I know that’s the weirdest group of projects to put in one headline but I think it says a lot about the amount of variety that Kickstarter can offer. 
Project: Frogman
Talent/Project Manager: Matt Fitch
Days to Go: 3
Goal: £1,000
The spielSteve Morris warned you, the British are coming.

FROGMAN is a not-so-super superhero who kicks, punches and shags his way through his rubbish life, sort of fighting crime and sort of saving the day. It’s got action, romance, jokes, puns, nerd-references and scenes of hardcore sex and violence. What more could you want?

frogman 2“Web comics are okay, but real, hold-it-in-your-hands comics are better,” says the writer Mark Lewis and artist Matt Fitch.  Fitch and Lewis are asking for £1,000 ($1,319.70 USD)    for a “medium sized run” and they will use the remaining funds for FROGMAN 2. Now American comics can stop complaining about the cost of print and gas. £25 ($32.99) gets you a pdf, your name in the book as an official contributor and a signed copy of the comic.  If a half-man-half-frog isn’t your thing,  the background noise in their promotional video should persuade you as it’s “c.r.e.m.e”.
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Project: Inkd – A Webcomic Reader
Talent/Project Manager: Inkd Webcomic Reader
Days to Go: 10
Goal: $20,000
The spielThis is an interesting project to say the least. Here’s a chance to make webcomics more accessible to the smart phone junkies.

Our mission is to make viewing and publishing webcomics easy and convenient, and to do so in a way that supports cartoonists directly!

Justin Salsburey calls this project the iBooks for web comics.  The idea is a bit overdue and it’s baffling that we haven’t had something like this before. According to Benict Jones in the video, “others have burned the authors because they have stolen their content with out their permission.”  If you’re an aspiring comic creator and you’re reading this, here’s a piece of advice, you’re going to get burned. It’s apart of the initiation process.
Here are some webcomic creators attached to the project so far:
Partnered Creators:
  • Joe Deagnon & Kirby Stasyna – Chicken Outfit
  • Josh Bauman – Caffeinated Toothpaste
  • Ray Frende
  • PJ Perez – The Utopian: Foundation
  • Ryan Klassan – City Folk
  • Laura Tryon – Static Skies
  • Marcus Kwame & Leonard Faierman – Snow Daze
  • Denny Riccelli – Cousin Harold
  • Nich Angell – Cat & Meringue
  • Michael Damboldt – Gem of Atlantis
  • Wes Molebash – Insert IMG
  • Thomas Gorence – Time Samplers
  • Kevin Coulston – Stale Bacon
  • Darrel Troxel – That Comic Thing
What makes this project so interesting is all the incentives are the webcomic comic creator’s books or artwork.  The best incentive is involving Denny Riccelli’s $60 pledge, you get a signed and number Harold & Fester print.
Talent/Project Manager: Ryan Estrada
Days to Go: 9
Goal: $2,500
The spiel:  I try to give folks who haven’t hit their goal a chance to shine, but who couldn’t ignore The Whole Story.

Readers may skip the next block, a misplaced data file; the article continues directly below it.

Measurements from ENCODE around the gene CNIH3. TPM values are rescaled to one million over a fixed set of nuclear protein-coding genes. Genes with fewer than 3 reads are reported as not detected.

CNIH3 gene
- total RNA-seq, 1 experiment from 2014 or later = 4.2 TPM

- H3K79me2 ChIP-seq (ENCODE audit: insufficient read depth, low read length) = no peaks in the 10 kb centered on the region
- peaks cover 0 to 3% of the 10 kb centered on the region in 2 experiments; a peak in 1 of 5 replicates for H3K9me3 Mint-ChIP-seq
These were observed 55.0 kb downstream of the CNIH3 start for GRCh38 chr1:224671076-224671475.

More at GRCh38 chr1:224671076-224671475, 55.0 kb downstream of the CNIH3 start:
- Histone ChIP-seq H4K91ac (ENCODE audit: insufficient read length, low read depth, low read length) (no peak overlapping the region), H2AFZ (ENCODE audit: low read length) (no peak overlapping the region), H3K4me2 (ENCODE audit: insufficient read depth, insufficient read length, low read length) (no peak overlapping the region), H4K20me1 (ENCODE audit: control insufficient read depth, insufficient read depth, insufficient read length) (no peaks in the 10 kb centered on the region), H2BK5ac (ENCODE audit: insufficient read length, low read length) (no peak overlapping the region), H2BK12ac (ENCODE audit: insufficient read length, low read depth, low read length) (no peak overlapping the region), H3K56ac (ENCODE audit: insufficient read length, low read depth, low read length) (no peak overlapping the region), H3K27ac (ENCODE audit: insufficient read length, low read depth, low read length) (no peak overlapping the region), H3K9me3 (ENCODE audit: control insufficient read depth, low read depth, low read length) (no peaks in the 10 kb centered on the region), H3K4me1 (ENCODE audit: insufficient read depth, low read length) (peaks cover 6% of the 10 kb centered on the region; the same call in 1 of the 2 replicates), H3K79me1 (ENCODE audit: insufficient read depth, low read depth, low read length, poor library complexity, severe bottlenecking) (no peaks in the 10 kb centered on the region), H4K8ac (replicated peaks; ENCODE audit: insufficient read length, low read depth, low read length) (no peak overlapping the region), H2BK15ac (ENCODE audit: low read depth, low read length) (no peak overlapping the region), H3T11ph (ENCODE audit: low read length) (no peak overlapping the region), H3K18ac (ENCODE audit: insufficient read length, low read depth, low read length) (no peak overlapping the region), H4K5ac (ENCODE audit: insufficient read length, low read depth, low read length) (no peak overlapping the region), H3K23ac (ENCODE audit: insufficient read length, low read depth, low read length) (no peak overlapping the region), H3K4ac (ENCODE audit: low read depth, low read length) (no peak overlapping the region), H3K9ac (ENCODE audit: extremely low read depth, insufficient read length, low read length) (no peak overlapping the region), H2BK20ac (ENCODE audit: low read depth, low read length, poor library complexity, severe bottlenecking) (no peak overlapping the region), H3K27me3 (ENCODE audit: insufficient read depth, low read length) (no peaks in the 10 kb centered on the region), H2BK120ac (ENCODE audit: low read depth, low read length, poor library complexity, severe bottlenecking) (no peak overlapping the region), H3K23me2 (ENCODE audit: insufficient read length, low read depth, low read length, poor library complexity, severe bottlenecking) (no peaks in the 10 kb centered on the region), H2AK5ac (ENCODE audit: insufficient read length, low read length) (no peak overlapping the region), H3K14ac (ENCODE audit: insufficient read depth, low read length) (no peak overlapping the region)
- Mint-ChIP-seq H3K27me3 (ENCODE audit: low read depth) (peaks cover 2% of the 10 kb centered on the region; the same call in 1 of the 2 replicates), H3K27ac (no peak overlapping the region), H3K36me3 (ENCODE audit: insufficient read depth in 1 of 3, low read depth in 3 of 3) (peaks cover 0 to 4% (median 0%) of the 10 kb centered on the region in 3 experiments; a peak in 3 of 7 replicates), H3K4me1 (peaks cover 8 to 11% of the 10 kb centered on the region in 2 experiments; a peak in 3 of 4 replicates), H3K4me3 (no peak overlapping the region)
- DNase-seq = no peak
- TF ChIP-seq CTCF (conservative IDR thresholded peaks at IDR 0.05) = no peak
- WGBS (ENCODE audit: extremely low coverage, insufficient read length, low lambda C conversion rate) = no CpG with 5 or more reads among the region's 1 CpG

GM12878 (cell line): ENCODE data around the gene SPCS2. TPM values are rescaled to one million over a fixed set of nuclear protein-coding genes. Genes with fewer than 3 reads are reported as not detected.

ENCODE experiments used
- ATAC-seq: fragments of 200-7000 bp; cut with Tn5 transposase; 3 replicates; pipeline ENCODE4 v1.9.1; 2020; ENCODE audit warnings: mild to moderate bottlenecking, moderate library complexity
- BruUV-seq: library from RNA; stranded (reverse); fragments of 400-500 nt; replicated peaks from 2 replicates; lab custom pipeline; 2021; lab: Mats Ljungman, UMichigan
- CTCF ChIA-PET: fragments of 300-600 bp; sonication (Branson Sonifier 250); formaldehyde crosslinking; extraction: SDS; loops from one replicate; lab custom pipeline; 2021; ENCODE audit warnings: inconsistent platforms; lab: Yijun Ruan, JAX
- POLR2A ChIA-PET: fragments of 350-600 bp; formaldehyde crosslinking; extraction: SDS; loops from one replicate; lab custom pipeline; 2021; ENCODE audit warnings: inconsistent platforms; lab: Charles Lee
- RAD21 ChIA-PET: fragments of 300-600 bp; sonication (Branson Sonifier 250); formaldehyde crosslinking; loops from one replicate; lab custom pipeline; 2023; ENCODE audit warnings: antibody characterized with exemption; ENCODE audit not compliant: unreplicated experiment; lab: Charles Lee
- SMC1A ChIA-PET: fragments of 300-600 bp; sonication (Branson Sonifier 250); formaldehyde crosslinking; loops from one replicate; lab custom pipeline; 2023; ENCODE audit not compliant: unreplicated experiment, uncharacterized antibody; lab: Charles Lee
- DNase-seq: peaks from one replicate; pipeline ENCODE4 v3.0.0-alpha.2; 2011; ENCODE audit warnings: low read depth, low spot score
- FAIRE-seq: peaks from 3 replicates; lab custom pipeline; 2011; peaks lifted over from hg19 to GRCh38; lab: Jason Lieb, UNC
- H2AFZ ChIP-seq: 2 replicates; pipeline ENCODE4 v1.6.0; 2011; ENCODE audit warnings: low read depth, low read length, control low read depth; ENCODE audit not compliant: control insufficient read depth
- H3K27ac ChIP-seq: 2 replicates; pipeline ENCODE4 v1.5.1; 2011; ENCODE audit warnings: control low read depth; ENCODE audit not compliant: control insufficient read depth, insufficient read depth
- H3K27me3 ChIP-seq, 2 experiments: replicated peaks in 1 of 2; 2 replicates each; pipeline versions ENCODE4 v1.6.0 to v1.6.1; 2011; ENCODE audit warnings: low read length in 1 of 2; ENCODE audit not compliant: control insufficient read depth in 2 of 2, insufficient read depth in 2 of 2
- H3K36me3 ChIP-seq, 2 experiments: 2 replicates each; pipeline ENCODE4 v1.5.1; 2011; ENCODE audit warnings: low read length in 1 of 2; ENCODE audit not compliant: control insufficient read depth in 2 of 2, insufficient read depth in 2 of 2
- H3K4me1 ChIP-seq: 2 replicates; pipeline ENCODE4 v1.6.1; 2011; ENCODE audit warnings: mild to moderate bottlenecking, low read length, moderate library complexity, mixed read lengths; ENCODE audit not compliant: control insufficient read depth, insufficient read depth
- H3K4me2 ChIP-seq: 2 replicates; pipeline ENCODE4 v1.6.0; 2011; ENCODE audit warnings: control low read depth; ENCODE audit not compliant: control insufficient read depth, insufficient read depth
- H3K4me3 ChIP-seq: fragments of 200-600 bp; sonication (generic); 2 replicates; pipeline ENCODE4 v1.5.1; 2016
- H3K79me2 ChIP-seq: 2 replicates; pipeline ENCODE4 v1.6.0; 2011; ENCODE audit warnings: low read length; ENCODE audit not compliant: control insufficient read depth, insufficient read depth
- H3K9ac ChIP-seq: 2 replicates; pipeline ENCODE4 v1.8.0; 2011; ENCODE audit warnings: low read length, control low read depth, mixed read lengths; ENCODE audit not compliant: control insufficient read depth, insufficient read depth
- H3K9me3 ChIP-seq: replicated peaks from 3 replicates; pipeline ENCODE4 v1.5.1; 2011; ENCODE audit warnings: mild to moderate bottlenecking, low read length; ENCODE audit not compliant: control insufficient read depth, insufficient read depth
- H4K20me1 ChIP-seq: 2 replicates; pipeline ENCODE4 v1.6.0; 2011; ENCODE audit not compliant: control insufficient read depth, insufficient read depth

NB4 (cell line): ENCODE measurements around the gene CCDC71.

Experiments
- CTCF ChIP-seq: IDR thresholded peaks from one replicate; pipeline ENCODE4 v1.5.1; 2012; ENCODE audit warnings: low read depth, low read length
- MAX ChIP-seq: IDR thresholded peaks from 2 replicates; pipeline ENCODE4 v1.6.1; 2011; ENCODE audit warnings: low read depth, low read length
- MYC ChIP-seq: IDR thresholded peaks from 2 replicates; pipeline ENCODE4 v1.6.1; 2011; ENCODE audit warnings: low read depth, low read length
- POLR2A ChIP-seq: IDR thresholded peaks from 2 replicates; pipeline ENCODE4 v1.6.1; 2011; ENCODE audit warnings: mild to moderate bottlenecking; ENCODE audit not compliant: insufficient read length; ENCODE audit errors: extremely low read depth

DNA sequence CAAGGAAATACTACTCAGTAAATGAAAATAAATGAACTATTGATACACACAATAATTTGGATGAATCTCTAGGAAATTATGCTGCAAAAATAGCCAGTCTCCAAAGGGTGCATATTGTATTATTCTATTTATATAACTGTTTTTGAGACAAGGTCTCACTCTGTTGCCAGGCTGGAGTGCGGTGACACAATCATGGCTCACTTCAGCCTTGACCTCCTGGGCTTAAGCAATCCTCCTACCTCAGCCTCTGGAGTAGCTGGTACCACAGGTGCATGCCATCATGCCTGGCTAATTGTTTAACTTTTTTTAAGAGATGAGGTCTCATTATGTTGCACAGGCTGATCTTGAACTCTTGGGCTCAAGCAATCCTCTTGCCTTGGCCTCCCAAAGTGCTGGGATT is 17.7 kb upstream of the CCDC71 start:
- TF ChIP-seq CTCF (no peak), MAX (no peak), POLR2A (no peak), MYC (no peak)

Our newest pay-what-you-want collection of complete, creator-owned, DRM-free digital comics.

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Now that’s a payment model I can get behind.  That’s a serious gamble and it most certainly paid off as Estrada is currently sitting at 757% at goal.  I really enjoy Kickstarter because I get to find out about new comics I would never ever seen otherwise.  This project looks like storyboards for an animation series. Has that Adventure Time and Regular show vibe that all ages can enjoy.

Our books are bundled together in pay-what-you-want collections, and every book we bring you is a complete, stand-alone story. No cliffhangers that force you to pay more to find out what happens next! You can choose between Retina-resolution PDFs (for the highest quality), Web-resolution PDFs (for easy storage), or CBZs (in both resolutions, for use in comic-reading apps), all of which are DRM-free so you can download and keep them forever.

Even though it’s pay what you want, $26 is more then reasonable to pledge.  For those of you that have successful projects, you know how important it is to ensure that every amount pledged after fees, taxes, production and shipping costs are accounted for.  I trust you will all do the right thing.
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I have noticed that there are fewer comic book projects on Kickstarter lately.  Usually there are over a hundred projects and a couple of the industry’s best “taking all the spot light” from the little guys.  So this is either good for projects that normally wouldn’t get the attention or extremely bad.
Henry Barajas is the co-creator, writer and letterer for El Loco and Captain Unikorn. He has also written and lettered short stories for two successful Kickstarter projects: Unite and Take Over: Stories inspired by The Smiths and Break The Walls: Comic Stories inspired by The Pixies.  He is the Newsroom Research Assistant for The Arizona Daily Star and was nominated for the Shel Dorf Blogger of the Year award.  You can follow him on Twitter @HenryBarajas.